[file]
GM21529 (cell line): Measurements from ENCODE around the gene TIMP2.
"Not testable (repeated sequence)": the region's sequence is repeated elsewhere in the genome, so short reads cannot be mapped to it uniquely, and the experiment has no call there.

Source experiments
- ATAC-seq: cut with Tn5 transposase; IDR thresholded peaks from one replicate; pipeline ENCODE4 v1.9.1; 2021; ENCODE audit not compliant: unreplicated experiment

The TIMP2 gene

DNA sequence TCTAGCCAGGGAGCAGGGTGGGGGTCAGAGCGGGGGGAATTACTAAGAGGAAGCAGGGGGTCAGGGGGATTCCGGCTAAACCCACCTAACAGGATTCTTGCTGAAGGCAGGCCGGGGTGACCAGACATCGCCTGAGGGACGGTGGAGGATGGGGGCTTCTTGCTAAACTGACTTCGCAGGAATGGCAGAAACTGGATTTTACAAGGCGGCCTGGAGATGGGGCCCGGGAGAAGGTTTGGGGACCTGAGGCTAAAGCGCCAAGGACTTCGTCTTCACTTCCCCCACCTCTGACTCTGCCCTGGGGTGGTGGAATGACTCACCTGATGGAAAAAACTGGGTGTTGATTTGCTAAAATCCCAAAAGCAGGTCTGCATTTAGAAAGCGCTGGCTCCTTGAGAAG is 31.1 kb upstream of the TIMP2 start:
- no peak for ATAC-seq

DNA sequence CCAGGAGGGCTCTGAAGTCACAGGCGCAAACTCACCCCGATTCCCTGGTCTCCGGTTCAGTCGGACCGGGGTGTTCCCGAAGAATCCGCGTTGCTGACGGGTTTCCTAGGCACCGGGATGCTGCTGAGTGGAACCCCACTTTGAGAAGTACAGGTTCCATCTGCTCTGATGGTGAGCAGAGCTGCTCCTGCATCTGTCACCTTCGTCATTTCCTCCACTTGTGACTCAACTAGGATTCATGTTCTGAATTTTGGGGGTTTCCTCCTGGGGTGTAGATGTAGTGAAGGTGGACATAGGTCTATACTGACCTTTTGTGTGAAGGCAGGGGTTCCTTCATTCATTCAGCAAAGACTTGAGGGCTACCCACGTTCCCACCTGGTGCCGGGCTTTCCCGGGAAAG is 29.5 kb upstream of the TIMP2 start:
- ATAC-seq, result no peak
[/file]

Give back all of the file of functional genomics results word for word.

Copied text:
GM21529 (cell line): Measurements from ENCODE around the gene TIMP2.
"Not testable (repeated sequence)": the region's sequence is repeated elsewhere in the genome, so short reads cannot be mapped to it uniquely, and the experiment has no call there.

Source experiments
- ATAC-seq: cut with Tn5 transposase; IDR thresholded peaks from one replicate; pipeline ENCODE4 v1.9.1; 2021; ENCODE audit not compliant: unreplicated experiment

The TIMP2 gene

DNA sequence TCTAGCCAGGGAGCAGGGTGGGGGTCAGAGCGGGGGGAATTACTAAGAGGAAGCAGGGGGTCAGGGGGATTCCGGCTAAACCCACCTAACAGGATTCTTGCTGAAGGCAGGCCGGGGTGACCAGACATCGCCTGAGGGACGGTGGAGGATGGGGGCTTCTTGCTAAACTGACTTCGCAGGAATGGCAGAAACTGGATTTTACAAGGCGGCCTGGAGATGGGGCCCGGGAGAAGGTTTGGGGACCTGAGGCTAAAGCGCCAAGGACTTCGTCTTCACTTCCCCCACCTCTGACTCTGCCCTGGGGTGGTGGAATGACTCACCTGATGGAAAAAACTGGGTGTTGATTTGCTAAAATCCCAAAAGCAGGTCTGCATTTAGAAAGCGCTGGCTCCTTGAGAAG is 31.1 kb upstream of the TIMP2 start:
- no peak for ATAC-seq

DNA sequence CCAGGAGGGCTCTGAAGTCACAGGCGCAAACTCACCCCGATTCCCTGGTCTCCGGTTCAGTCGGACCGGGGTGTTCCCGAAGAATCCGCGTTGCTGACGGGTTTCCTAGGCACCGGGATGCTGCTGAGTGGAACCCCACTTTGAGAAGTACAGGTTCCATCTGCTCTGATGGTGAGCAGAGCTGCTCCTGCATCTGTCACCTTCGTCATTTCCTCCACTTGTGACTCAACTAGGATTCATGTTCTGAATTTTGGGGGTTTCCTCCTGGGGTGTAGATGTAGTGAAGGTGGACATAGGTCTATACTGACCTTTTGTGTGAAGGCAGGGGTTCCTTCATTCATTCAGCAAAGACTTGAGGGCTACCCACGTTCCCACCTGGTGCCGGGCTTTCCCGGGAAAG is 29.5 kb upstream of the TIMP2 start:
- ATAC-seq, result no peak